Mathew Kisorio

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Mathew Kipkoech Kisorio (born 16 May 1989) is a Kenyan long-distance runner who competes in road running and cross country running competitions. He has a half marathon best of 58:46 minutes (making him the third fastest ever) and a marathon best of 2:10:58 hours. On the roads, he has won the Philadelphia Half Marathon, Kagawa Marugame Half Marathon and Stramilano races.

He has represented Kenya on the track and on grass. He was fourth at both the 2011 IAAF World Cross Country Championships and the 10,000 metres at the 2010 African Championships in Athletics.

He tested positive for steroids at the 2012 Kenyan Athletics Championships and admitted his drug use, claiming that medical staff in Kenya had promoted system of doping to athletes.[1]

Career[edit]

Early career[edit]

He was born in Kapchumba in Nandi North District as a son of runner Some Muge. His brothers Peter Kimeli Some and Nicholas Kipchirchir Togom are active runners as well.[2]

In July 2006 he ran the 10,000 metres in 28:50.1 minutes, in Nairobi. In 2007 he won the bronze medal in the junior race at the World Cross Country Championships,[3] and won both the 5000 and 10,000 metres at the African Junior Championships.[4] At the 2008 World Cross Country Championships he finished sixth in the junior race. On the track, he had achieved 8:00.39 minutes in the 3000 metres in September 2007 and improved this to 7:48.73 in September 2008 in Dubnica nad Váhom. In the 5000 metres he improved himself from 13:28.43 achieved in September 2007, to clocking in 13:11.57 minutes at the 2008 World Junior Championships in Bydgoszcz, winning the silver medal.[3]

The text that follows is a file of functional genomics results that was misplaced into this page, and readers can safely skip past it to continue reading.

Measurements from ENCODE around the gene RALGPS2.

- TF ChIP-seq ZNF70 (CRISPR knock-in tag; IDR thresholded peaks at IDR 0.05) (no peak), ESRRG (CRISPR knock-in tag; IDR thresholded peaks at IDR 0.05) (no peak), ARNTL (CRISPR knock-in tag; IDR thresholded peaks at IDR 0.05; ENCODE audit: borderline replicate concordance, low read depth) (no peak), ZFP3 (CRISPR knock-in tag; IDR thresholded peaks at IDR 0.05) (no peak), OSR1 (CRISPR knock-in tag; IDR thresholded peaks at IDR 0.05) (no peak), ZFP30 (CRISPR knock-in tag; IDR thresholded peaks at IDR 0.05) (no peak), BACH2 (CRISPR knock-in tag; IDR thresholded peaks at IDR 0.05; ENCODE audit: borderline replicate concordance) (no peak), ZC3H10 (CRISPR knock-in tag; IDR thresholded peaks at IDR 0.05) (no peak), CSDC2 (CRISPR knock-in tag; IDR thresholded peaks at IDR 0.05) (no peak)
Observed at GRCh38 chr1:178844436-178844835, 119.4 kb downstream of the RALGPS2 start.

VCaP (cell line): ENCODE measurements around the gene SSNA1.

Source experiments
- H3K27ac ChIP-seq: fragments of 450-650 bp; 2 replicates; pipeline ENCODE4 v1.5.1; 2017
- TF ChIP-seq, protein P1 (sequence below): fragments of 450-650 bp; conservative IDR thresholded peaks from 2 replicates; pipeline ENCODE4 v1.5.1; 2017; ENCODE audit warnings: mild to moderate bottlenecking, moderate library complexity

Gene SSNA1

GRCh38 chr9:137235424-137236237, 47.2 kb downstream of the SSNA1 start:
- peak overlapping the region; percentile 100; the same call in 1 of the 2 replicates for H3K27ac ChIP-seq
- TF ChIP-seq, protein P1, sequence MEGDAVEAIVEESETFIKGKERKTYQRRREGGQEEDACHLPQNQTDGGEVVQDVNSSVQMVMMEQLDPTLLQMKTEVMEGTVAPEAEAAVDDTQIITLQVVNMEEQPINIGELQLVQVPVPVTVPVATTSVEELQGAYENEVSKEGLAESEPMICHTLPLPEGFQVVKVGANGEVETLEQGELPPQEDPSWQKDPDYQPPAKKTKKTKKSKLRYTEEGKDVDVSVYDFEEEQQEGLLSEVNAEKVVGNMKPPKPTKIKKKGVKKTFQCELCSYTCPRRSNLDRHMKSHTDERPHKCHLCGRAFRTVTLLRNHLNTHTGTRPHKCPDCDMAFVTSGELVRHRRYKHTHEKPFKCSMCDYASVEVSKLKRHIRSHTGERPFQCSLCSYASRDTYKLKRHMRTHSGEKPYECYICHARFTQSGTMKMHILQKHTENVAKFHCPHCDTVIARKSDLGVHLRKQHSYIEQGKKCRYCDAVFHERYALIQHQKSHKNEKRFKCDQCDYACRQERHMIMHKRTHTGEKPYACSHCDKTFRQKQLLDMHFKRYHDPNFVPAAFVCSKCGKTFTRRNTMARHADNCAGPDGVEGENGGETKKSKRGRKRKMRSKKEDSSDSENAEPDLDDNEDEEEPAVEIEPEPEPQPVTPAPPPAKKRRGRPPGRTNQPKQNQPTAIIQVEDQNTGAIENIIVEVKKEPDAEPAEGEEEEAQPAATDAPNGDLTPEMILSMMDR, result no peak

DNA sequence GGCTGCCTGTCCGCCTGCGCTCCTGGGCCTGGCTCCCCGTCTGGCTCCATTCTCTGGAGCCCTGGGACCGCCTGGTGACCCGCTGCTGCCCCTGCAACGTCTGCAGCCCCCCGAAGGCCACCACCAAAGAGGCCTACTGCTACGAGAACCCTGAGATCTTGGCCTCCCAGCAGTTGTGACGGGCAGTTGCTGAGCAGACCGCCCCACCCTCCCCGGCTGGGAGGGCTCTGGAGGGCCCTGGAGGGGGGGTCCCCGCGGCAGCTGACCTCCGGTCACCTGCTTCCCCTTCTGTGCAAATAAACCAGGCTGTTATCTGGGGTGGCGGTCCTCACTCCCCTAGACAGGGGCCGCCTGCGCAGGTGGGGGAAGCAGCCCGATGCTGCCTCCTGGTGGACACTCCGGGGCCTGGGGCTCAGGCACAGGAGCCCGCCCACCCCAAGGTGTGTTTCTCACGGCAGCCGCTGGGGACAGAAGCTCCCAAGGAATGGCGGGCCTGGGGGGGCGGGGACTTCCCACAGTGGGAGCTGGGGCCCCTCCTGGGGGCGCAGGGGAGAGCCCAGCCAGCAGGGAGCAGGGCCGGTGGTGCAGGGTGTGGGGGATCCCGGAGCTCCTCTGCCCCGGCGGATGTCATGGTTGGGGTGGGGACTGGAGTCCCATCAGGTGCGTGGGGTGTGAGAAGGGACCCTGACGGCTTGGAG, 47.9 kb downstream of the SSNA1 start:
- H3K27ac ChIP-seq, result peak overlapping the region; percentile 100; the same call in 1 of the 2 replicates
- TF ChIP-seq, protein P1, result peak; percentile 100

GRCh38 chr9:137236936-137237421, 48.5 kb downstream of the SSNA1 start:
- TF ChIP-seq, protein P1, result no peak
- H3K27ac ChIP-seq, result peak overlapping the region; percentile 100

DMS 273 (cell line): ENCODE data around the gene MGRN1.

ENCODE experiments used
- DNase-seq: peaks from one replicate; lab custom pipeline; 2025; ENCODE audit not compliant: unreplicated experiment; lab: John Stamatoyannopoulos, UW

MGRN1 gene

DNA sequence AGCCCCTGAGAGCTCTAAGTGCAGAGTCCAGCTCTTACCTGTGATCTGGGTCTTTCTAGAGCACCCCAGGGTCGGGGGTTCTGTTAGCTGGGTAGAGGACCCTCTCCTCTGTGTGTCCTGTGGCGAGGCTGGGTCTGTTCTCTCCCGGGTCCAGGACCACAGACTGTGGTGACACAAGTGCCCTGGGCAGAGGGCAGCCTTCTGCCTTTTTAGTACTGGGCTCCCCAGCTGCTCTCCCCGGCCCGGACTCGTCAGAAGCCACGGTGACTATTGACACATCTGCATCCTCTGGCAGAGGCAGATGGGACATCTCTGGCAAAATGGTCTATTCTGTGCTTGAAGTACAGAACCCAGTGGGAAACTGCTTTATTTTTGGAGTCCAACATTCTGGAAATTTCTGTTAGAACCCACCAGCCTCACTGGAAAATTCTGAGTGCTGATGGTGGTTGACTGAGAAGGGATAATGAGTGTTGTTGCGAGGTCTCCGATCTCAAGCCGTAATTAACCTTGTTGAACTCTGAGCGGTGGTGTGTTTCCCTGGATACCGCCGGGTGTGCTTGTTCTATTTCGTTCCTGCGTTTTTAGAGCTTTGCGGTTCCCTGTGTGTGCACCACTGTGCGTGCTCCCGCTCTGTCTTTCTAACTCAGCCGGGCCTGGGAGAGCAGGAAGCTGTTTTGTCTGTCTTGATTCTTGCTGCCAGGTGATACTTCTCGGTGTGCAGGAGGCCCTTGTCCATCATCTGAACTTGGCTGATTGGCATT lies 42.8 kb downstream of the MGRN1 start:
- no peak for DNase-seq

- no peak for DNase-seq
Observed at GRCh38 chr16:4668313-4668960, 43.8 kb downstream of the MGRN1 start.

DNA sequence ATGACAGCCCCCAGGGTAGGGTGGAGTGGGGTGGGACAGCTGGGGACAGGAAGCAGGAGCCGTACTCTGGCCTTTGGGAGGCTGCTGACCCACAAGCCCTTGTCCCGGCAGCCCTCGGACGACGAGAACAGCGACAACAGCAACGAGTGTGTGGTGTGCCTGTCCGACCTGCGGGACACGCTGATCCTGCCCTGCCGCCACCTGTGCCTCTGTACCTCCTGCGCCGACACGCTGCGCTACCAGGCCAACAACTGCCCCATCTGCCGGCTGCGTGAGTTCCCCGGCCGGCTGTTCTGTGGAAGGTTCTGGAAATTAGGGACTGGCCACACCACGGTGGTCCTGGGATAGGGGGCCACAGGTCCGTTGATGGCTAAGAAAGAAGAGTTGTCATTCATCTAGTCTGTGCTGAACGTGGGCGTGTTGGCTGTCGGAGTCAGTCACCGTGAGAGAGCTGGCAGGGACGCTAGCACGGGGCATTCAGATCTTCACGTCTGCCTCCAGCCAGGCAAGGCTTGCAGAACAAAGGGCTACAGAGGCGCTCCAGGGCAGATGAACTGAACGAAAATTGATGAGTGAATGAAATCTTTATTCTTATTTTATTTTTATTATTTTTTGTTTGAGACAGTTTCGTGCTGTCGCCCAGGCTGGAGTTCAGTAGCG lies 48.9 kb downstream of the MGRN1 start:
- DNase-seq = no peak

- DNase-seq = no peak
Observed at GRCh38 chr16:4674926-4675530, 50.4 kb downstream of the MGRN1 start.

In 2009 he improved all his personal bests on the track: 7:34.29 minutes in the 3000 metres, achieved in September in Rieti; 13:02.40 minutes in the 5000 metres, achieved in July in Rome; and 27:15.44 minutes in the 10,000 metres, achieved in June in Utrecht. He made his debut at the World Cross Country Championships senior race and in the competition in Amman he finished sixth. He finished fourth in the 10,000 metres at the 2010 African Championships, but only set one personal best on the track that year; 12:57.83 in the 5000 metres at Bislett stadion in June.[3]

Half and full marathons[edit]

He instead turned to road running. In March 2010 in Lisbon he ran the 15 kilometres in 42:11 minutes and the 20 kilometres in 57:44 minutes. At the Porto Half Marathon in October he made his debut in the time of 1:00:10 hours.[3] In the same year he announced his decision to concentrate fully on road running from then on, in his own words "after realising I did not have the finishing speed required" for track running.[4] He continued to compete in cross country, however, and was runner-up to Joseph Ebuya at the Cross Internacional de Soria.[5] After a national circuit win in Nyahururu,[6] he came second to Leonard Komon at the Cross de Itálica in January 2011.[7]